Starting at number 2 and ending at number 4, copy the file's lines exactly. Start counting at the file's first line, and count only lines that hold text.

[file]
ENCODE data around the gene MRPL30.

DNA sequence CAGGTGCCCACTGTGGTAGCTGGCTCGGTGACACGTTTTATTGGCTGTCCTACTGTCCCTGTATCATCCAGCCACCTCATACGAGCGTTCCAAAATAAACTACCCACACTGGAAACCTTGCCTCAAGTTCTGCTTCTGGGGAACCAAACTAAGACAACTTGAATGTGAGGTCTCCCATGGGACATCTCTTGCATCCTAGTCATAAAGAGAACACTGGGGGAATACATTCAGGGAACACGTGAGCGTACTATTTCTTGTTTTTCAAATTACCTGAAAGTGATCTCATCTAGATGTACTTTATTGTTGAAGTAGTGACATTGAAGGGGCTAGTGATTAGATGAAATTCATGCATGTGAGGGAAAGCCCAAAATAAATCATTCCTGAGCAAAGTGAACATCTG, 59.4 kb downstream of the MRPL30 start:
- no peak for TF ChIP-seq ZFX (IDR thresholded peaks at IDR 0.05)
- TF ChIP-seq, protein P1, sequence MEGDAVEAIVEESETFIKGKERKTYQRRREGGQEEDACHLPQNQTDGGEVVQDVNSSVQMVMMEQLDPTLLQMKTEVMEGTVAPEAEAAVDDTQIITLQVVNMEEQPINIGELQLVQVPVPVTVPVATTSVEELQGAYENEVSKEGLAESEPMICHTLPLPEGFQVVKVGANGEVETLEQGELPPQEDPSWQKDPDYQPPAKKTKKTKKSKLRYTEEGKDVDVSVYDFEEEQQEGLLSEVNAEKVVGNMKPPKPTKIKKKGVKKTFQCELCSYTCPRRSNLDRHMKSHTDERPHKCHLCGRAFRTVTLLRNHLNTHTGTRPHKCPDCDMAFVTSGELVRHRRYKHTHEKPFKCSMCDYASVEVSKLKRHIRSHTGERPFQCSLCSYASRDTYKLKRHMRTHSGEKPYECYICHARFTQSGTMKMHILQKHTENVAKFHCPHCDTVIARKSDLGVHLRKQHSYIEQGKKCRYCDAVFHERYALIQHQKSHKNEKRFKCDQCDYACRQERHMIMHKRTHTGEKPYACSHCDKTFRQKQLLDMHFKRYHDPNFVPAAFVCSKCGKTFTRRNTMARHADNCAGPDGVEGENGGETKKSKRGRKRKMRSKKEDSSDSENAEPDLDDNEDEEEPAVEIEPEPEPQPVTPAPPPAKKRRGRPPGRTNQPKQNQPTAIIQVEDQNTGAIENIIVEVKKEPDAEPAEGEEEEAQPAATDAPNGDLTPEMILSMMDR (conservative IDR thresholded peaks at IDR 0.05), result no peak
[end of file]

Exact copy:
DNA sequence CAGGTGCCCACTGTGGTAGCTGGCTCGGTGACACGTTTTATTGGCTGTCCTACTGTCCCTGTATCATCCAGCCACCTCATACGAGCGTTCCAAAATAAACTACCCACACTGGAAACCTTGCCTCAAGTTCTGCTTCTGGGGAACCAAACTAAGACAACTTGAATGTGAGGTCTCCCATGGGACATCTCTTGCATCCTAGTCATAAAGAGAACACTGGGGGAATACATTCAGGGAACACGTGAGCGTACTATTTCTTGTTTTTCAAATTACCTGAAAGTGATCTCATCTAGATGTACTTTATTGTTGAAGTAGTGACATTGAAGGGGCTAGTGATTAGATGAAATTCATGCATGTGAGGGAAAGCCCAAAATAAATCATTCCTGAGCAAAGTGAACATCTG, 59.4 kb downstream of the MRPL30 start:
- no peak for TF ChIP-seq ZFX (IDR thresholded peaks at IDR 0.05)
- TF ChIP-seq, protein P1, sequence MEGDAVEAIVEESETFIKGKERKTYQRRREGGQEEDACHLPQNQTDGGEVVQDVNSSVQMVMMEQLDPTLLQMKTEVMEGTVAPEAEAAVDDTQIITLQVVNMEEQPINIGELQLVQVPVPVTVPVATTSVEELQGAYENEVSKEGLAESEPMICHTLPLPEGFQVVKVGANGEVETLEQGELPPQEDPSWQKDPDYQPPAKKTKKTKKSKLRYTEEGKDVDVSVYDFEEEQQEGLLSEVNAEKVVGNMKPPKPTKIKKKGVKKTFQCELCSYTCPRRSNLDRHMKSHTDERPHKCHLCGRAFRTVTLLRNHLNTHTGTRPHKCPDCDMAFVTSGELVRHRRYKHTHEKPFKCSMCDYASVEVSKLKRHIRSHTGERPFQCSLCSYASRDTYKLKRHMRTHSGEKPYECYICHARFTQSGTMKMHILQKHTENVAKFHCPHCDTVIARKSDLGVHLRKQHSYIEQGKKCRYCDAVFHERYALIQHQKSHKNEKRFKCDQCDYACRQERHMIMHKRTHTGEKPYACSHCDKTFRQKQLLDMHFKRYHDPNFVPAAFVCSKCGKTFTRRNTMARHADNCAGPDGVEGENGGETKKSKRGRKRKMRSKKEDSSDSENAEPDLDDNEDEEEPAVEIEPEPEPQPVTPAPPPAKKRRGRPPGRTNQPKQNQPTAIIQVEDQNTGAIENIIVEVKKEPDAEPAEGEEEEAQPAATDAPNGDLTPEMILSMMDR (conservative IDR thresholded peaks at IDR 0.05), result no peak